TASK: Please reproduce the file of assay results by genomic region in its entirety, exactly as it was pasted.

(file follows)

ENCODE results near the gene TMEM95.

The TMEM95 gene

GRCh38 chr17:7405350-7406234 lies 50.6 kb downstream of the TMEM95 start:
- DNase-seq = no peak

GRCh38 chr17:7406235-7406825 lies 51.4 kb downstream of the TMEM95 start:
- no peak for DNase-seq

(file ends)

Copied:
ENCODE results near the gene TMEM95.

The TMEM95 gene

GRCh38 chr17:7405350-7406234 lies 50.6 kb downstream of the TMEM95 start:
- DNase-seq = no peak

GRCh38 chr17:7406235-7406825 lies 51.4 kb downstream of the TMEM95 start:
- no peak for DNase-seq